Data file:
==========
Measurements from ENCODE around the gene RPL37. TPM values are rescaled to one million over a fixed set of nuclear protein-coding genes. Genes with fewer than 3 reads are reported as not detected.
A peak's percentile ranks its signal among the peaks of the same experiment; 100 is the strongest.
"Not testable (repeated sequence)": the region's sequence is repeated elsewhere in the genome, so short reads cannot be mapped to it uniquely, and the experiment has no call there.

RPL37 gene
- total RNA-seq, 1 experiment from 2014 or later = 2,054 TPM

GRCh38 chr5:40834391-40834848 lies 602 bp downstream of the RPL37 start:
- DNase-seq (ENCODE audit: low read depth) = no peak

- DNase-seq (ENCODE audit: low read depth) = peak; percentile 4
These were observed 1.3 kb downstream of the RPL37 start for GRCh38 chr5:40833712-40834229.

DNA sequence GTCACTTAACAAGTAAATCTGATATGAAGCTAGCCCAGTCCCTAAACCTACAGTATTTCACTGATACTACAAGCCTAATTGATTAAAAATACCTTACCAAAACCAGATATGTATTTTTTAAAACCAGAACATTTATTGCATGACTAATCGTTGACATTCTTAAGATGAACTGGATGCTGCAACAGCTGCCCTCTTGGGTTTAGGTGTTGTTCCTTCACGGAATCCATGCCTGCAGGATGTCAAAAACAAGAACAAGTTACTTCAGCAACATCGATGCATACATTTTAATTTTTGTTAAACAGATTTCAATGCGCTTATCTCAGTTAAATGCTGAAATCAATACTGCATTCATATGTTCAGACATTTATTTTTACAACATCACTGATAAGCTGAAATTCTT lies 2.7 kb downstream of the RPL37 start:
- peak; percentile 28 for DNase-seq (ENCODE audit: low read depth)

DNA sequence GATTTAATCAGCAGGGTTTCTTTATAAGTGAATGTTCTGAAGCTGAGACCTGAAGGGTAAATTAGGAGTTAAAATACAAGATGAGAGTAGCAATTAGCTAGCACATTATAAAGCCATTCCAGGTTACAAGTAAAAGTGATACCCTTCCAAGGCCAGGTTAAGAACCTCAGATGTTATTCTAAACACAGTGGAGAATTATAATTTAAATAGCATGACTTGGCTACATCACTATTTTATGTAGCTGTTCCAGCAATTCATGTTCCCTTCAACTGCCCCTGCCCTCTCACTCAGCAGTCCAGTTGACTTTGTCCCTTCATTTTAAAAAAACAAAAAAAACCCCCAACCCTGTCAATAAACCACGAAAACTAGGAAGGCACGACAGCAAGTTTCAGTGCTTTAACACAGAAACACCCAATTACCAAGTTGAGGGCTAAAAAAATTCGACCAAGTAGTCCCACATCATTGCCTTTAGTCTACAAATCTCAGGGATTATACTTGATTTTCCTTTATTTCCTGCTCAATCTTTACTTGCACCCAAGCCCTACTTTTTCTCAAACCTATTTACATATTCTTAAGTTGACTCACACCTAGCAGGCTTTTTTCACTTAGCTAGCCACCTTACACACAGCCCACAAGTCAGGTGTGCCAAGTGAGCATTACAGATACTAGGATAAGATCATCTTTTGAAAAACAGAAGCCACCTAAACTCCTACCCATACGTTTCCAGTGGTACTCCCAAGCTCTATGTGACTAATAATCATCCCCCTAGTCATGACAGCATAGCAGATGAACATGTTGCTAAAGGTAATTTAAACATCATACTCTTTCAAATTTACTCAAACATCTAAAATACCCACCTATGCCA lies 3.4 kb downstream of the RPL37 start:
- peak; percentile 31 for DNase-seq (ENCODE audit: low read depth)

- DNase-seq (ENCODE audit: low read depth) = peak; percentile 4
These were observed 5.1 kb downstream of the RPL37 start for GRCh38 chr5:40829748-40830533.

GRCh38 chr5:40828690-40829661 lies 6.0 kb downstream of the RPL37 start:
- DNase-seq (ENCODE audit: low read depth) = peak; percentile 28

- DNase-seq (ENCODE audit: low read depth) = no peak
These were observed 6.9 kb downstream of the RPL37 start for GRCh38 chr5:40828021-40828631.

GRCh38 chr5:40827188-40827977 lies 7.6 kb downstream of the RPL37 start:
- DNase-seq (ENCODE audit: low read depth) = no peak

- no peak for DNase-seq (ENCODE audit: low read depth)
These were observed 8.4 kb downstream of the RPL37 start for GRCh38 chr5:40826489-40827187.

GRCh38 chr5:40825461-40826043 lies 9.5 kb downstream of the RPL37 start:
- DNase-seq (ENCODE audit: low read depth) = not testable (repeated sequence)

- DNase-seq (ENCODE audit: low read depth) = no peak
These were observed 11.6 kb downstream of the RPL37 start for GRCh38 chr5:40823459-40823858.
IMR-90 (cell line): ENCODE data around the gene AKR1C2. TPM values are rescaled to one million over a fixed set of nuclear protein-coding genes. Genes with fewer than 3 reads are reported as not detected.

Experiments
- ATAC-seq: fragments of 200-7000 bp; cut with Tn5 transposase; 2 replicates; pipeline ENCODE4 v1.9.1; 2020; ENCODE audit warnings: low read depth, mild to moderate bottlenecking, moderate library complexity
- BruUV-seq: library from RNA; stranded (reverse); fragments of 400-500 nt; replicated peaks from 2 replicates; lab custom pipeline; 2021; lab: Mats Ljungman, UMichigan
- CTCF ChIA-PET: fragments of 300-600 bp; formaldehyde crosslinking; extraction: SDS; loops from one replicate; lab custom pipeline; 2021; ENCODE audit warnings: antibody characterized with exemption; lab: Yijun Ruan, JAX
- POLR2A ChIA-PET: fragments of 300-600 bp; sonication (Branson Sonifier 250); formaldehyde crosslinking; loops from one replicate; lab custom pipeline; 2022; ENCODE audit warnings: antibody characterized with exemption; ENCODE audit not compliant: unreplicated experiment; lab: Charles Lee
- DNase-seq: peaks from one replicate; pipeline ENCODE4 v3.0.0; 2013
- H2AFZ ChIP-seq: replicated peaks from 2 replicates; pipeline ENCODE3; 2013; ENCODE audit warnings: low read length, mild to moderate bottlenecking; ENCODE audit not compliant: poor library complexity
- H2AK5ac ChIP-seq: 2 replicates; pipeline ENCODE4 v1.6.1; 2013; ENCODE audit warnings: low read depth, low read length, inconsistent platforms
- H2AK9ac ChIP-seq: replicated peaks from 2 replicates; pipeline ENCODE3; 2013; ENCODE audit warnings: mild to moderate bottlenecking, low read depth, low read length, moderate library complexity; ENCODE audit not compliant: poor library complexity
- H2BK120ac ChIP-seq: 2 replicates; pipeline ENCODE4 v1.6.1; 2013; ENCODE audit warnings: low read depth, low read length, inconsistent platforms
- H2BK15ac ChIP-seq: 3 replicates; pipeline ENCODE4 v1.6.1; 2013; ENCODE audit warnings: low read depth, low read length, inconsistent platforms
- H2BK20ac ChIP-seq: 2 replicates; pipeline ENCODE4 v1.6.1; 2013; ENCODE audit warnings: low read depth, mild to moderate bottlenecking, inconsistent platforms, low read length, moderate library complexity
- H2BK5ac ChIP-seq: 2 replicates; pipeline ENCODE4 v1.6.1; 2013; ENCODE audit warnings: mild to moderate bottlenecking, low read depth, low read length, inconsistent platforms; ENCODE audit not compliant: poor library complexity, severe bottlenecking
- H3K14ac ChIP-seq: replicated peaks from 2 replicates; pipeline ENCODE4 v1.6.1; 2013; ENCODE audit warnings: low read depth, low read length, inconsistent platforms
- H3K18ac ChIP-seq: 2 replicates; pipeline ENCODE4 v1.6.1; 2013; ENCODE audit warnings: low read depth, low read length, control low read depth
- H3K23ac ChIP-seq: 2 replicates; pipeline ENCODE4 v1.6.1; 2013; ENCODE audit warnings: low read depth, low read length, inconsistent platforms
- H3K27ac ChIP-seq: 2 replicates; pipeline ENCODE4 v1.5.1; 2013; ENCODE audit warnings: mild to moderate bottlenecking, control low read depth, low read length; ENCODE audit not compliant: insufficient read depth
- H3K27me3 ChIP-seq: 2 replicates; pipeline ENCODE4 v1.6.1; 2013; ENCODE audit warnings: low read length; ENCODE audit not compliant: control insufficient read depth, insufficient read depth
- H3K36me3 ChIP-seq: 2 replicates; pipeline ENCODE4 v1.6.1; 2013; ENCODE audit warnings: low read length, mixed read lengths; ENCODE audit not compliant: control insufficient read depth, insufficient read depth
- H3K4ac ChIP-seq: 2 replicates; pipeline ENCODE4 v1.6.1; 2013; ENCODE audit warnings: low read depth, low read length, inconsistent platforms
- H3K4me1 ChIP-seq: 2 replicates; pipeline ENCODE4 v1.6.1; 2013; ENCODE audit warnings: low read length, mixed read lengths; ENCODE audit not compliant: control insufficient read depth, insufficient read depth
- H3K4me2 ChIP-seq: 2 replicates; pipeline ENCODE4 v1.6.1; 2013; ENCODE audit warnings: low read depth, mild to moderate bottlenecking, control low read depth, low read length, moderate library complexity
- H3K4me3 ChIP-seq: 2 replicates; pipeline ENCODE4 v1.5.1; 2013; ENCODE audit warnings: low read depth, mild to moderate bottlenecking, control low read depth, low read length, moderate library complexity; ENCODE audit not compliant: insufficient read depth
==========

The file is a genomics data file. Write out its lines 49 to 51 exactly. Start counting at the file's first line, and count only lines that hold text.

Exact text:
- H3K4me1 ChIP-seq: 2 replicates; pipeline ENCODE4 v1.6.1; 2013; ENCODE audit warnings: low read length, mixed read lengths; ENCODE audit not compliant: control insufficient read depth, insufficient read depth
- H3K4me2 ChIP-seq: 2 replicates; pipeline ENCODE4 v1.6.1; 2013; ENCODE audit warnings: low read depth, mild to moderate bottlenecking, control low read depth, low read length, moderate library complexity
- H3K4me3 ChIP-seq: 2 replicates; pipeline ENCODE4 v1.5.1; 2013; ENCODE audit warnings: low read depth, mild to moderate bottlenecking, control low read depth, low read length, moderate library complexity; ENCODE audit not compliant: insufficient read depth